When one considers receptor interactions with substrate and the chemical environment of a cell in general, one should keep in mind that a macroscopic view of these processes may not fully describe what is actually going on on a cell’s surface.
For example, let’s consider the rain. The process of rain from a meteorological perspective is explained by the condensation of water vapors in the upper or lower layers of the atmosphere, with the force of gravity subsequently acting on the vapors, condensed intro drops, making them fall down to earth. However, this view describes little of the experience of the rain for those who are witnessing it on the ground, for whom the multitude of drops appears, as a poet put it, as “dewy locks.”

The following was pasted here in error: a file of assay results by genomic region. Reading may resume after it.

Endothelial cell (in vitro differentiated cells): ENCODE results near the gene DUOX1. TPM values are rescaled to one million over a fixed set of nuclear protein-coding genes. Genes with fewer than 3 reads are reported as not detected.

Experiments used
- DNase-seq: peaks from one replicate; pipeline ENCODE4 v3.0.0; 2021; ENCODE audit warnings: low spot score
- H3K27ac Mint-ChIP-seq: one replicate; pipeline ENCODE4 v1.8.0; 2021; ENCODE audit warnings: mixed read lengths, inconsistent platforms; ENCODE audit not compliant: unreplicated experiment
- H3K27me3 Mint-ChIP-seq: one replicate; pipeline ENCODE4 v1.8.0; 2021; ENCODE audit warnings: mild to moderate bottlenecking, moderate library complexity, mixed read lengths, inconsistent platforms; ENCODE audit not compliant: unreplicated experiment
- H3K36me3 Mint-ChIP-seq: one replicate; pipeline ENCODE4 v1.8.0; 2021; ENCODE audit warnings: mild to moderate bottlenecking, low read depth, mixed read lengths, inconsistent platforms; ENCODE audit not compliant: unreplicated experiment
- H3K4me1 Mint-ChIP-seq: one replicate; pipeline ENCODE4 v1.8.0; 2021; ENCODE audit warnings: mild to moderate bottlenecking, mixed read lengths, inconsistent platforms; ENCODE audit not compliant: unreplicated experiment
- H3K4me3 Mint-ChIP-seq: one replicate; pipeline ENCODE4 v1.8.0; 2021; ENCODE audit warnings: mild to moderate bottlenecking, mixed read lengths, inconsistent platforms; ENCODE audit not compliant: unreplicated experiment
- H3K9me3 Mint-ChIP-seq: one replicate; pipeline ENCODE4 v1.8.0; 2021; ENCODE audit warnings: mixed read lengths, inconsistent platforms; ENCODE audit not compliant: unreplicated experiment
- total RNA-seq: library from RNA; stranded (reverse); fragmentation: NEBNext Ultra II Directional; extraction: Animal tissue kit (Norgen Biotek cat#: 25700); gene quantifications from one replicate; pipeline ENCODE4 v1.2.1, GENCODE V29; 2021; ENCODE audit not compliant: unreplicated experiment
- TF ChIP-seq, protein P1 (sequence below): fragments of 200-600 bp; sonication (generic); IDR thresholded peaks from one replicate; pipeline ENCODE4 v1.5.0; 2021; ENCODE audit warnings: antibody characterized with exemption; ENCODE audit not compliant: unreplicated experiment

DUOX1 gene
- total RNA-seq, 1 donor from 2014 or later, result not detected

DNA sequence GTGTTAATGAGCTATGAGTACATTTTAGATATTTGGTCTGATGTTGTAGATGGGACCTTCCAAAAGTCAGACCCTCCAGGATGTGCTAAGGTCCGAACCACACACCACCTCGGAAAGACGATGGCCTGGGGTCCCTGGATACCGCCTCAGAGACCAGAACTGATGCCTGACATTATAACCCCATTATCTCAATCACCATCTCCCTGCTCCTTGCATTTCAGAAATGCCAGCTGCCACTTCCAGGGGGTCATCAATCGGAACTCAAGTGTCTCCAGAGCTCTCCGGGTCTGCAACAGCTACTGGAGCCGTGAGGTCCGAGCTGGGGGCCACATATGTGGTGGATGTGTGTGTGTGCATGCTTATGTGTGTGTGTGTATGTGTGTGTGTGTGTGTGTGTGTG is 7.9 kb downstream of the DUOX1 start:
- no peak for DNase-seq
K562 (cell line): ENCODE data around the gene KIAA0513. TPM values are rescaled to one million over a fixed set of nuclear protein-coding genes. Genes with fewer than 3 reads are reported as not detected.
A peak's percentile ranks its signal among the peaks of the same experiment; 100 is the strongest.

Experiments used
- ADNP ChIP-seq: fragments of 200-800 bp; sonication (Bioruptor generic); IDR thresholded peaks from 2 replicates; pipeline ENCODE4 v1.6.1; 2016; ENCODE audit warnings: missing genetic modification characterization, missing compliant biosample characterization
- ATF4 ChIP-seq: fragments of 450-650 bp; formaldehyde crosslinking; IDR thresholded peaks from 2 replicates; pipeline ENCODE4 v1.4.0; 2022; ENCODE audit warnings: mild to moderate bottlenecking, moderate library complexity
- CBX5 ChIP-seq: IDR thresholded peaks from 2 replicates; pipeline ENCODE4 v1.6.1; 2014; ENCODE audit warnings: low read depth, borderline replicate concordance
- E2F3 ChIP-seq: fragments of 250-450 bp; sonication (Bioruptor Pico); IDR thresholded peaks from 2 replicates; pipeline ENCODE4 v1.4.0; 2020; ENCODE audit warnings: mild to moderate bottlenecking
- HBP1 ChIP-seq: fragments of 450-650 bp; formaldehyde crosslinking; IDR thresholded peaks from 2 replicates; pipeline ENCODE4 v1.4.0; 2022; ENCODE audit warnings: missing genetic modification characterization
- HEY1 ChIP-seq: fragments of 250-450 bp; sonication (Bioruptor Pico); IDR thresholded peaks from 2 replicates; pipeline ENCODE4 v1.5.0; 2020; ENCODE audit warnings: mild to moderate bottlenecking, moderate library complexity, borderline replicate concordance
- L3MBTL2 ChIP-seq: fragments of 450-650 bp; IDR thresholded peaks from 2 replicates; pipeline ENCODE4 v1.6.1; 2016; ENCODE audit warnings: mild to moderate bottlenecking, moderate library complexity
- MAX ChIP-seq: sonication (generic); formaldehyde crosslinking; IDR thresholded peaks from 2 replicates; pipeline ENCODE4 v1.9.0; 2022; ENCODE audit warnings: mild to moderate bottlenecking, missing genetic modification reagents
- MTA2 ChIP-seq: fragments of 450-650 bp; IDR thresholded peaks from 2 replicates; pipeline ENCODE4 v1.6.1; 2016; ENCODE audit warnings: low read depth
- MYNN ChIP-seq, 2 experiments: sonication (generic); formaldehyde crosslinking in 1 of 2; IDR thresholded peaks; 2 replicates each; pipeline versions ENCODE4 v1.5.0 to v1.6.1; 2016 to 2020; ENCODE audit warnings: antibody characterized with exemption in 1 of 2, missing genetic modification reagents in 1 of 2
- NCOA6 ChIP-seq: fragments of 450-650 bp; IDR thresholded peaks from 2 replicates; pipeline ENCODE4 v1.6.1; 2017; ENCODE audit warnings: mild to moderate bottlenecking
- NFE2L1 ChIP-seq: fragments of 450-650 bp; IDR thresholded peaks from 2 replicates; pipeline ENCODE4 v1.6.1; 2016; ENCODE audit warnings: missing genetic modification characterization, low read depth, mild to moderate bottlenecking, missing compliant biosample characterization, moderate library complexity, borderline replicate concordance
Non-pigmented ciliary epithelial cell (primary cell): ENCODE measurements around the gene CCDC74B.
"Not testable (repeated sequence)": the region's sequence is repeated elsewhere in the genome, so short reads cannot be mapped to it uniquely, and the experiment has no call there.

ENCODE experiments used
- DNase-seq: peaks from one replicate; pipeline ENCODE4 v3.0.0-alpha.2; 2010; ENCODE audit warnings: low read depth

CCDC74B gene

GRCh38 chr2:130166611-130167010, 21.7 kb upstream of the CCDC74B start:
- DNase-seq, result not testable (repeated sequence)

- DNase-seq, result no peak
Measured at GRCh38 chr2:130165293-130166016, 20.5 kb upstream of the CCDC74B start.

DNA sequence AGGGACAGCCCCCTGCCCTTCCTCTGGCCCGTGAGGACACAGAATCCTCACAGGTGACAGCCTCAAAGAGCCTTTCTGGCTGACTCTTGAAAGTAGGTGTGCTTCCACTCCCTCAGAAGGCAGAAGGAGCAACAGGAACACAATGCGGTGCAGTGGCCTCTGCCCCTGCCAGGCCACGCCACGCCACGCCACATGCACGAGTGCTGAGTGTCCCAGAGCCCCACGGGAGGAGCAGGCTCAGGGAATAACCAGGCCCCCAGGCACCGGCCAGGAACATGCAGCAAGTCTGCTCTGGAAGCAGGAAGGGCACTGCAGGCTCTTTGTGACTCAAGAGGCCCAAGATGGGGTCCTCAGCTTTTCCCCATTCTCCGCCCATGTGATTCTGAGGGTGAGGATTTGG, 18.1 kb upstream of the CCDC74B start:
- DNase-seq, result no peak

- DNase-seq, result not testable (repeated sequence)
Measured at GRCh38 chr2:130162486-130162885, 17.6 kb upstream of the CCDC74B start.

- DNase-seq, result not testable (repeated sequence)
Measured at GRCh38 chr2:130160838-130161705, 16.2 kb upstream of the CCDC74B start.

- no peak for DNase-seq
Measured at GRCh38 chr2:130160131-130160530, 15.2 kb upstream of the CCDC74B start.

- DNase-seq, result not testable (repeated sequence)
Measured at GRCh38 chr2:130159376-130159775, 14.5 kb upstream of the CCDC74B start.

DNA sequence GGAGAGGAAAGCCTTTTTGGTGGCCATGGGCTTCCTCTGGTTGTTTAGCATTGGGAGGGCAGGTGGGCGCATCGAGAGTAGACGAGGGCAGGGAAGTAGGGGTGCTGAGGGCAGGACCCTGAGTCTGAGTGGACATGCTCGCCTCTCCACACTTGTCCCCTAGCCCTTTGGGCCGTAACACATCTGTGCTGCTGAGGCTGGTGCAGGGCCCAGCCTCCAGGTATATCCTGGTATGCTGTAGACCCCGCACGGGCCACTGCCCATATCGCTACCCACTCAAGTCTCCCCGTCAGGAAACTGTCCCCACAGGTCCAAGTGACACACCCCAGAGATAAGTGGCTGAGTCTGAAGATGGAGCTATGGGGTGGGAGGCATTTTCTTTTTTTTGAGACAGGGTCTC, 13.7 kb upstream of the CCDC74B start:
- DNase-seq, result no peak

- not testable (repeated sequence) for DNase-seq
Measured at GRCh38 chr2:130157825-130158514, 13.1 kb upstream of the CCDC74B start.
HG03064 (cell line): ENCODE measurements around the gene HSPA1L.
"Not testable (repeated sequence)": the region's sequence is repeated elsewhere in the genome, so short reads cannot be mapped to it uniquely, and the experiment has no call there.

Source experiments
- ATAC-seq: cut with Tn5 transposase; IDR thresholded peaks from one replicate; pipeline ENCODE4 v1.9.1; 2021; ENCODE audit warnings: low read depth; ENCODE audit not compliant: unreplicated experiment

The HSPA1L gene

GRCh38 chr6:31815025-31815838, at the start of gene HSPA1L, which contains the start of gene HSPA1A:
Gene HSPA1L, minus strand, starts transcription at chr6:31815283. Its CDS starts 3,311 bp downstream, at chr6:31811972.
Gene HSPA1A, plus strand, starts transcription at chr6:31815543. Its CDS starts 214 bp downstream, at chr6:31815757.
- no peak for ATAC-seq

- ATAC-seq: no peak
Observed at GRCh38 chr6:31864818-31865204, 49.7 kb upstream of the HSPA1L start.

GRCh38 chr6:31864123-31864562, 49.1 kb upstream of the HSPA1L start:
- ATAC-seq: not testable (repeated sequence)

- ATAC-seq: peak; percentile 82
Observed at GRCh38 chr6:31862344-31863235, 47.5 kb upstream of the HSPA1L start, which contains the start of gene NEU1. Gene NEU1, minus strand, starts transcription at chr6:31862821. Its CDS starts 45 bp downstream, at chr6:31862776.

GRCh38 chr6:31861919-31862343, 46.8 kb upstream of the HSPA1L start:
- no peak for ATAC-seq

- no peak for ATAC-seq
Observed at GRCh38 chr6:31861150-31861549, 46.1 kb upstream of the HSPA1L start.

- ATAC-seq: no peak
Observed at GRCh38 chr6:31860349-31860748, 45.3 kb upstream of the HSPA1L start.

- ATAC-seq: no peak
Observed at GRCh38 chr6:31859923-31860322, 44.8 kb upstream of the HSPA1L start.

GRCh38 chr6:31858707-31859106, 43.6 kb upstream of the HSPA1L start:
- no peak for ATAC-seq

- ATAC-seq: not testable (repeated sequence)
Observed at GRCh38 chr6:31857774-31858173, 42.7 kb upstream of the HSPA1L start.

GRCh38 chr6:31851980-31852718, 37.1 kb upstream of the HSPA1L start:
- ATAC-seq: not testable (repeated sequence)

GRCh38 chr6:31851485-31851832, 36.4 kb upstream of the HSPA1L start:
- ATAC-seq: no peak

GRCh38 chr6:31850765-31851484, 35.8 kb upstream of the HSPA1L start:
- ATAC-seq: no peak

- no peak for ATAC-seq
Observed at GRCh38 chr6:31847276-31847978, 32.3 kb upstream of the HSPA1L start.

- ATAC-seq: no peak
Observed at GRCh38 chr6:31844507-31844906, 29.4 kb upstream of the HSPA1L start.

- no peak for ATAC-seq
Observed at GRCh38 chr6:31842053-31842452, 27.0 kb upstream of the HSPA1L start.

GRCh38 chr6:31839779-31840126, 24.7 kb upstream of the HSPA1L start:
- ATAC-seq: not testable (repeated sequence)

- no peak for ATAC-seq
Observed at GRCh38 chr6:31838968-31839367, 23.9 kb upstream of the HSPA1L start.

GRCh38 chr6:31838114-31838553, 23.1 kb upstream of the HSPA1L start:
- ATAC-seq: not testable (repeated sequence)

The process of a cell’s interaction with its chemical environment can be seen through this analogy. More than just chemicals – it’s also a physical process, since, at this scale, a molecule is perceived as an electromagnetic field, and the process of interaction between the substrate and its receptor being perhaps akin to the experience of the rain for a typical human observer, since the presence of the substrate may be perceived by the receptor as a multitude of electric impulses.
This is, essentially, an example of “self-identification” as a method of cognition, expounded upon in certain esoteric and metaphysical teachings teaching, such as some of the yogic tradition. In this regard, here the cell may be perceived as a “planet,” while the receptor is some kind of an entity, such as a human; and the interactions of the latter with the substrate are experienced as “rain.” That is, we perceive the existence of the two “worlds,” surrounding the primary object of cognition, as the ones immediately “above” and “below” it.
While this is hardly science, this method may help one to understand the relationship of the receptor to the cell and its surrounding environment.